I am 38 years old with $315,000 saved for retirement, but I have $30,000 in debt. Should I reduce my 401(k) contributions to get rid of this debt?

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Dear Catey,

I currently have around $315,000 in retirement savings and am 38 years old. I have about $30,000 in consumer debt (that’s the only debt we carry, no car payments or mortgages) – of which about $24,000 is an unsecured loan on which I pay about 10 % interest; the rest is on credit cards that are on a 0% promotional period and which I hope to pay off before the 0% period expires in October 2020.

I’m trying to pay down my debt and continue to save aggressively for retirement…I’ve made minimal improvements over the past two years paying off my debt and I continue to play the balance transfer card game loan to maintain 0% interest rates. or other low rate options. We also have two small children who add to the list of expenses.

My plan for 2020 is to reduce my 401(k) contributions from 15% to 5% and use the extra income to pay down debt. My company contributes 10%, no matter what I contribute. What do you think about this?

Better,
FM

Dear MF,

Your problem is common: the average personal debt (i.e. debt excluding mortgages) of people with debt is about $38,000, according to research by Northwestern Mutual. And many of them, like you, are struggling to pay off that debt while trying to save for retirement. So I asked financial experts: Should pension contributions be cut to pay down the debt?

The answer: “This person has a pretty decent plan: cut 401(k) contributions to pay off their debt,” says Mitchell Hockenbury, financial planner at 1440 Financial Partners in Kansas City, Mo. . “He’s still contributing 15% (10% employer, 5% employee) in retirement with a long track being only 38 years old.”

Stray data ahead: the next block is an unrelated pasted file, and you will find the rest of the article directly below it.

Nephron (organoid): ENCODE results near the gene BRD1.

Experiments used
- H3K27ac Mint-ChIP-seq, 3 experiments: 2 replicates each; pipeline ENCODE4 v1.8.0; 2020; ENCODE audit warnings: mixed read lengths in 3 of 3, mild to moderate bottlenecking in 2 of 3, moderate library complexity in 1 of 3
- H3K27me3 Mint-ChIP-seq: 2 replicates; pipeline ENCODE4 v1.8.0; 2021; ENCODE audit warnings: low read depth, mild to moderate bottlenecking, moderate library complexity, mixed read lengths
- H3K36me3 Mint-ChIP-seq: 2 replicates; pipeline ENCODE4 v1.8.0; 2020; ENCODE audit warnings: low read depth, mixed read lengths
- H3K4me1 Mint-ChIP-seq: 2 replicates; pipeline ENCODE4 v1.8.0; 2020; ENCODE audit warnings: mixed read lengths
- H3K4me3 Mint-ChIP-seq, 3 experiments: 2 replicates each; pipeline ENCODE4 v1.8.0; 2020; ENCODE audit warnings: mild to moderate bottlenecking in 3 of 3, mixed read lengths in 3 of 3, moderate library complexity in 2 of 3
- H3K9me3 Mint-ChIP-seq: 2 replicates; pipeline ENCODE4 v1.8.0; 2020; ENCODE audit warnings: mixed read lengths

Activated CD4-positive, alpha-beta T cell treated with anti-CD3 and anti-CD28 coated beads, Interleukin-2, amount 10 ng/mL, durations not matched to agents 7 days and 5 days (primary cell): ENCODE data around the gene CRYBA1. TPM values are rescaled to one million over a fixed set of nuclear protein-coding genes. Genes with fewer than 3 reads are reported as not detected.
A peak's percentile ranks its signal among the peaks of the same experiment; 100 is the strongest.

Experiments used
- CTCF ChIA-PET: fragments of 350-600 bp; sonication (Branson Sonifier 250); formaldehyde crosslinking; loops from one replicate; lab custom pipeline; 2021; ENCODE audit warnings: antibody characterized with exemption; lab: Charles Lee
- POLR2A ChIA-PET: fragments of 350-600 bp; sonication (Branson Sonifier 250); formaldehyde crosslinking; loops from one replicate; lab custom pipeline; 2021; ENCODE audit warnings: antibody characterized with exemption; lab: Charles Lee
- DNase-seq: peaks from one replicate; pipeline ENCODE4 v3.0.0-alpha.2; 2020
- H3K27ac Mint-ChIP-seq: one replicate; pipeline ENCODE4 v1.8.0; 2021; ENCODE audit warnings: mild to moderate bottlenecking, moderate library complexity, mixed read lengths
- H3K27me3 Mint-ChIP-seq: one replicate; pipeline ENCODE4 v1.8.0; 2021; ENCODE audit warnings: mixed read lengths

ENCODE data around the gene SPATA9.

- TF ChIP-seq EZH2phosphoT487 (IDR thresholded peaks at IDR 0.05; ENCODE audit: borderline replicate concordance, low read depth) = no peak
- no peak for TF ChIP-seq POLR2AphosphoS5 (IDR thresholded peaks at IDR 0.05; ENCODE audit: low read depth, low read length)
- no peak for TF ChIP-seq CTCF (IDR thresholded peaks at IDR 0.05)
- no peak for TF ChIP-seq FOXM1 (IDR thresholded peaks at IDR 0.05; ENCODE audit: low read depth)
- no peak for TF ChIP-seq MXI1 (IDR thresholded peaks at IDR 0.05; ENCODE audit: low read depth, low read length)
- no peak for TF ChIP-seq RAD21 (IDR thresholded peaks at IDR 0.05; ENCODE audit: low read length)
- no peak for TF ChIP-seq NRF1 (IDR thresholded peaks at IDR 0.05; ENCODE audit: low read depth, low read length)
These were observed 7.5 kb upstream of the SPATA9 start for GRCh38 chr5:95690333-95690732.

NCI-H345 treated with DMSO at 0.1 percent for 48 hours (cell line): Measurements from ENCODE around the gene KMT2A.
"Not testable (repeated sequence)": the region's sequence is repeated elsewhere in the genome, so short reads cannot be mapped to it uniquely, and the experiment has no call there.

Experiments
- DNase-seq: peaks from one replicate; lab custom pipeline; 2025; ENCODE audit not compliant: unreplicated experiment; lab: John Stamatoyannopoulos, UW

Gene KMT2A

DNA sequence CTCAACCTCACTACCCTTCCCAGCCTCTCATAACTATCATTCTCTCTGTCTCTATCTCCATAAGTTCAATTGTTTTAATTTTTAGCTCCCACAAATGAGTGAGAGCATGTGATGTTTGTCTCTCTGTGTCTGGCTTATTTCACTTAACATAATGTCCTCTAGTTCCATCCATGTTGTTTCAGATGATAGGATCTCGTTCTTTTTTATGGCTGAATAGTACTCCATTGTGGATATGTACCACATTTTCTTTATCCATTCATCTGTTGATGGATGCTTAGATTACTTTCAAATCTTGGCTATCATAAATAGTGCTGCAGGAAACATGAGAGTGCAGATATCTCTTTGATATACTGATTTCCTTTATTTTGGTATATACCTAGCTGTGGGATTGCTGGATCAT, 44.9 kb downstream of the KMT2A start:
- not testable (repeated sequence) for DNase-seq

Frankly, you might even be able to contribute less in retirement if it meant you could pay off your debts faster: “Saving money for retirement is extremely important, but between your savings to date and the contribution of 10% of your business (which is amazing — kudos to them), your retirement fund should continue to grow steadily, even if you stop saving altogether and reduce your contribution rate to 0%,” says Amy Ouellette , Director of Retirement Services at Improvement for businesses – adding that this is only true “as long as you are really ready to focus on paying off your debt as quickly as possible”.

Why is debt repayment so beneficial to you? “Getting rid of debt is one of the most profitable things you can do for your bottom line in terms of net improvement,” says Kimberly Foss, Founder of Empyrion Wealth Management in Rosedale, California. “When you pay off a 10% loan, you are actually increasing your net worth at an annual rate of 10%.”

In fgeneral, many financial experts recommend people with high-interest debt pay it off as quickly as possible, while paying at least until your business matches your 401(k).

Of course, it’s essential that you use the money you redirect from your retirement fund to quickly pay off that debt. “If you can’t get your monthly expenses under control, this can be a temporary solution,” says Hockenbury. “Make a realistic spending plan and give yourself some leeway for unexpected expenses for your two young children. Focus on the spending plan, then work the math on the debt reduction plan.

Also look for money elsewhere or ways to generate additional income, which can help you pay off debt faster.

Once that debt is paid off and you’ve reduced your expenses through budgeting, you’ll likely feel relieved: “When you’ve eliminated your debt, you’ll be in an even stronger position to resume higher contributions in your retirement.” . plan—without having to pay interest to a credit card company or other lender. At your age, you’ll still have many years to make up the difference for declining deposits in your retirement account,” says Foss.

*Letters are edited for clarity and length

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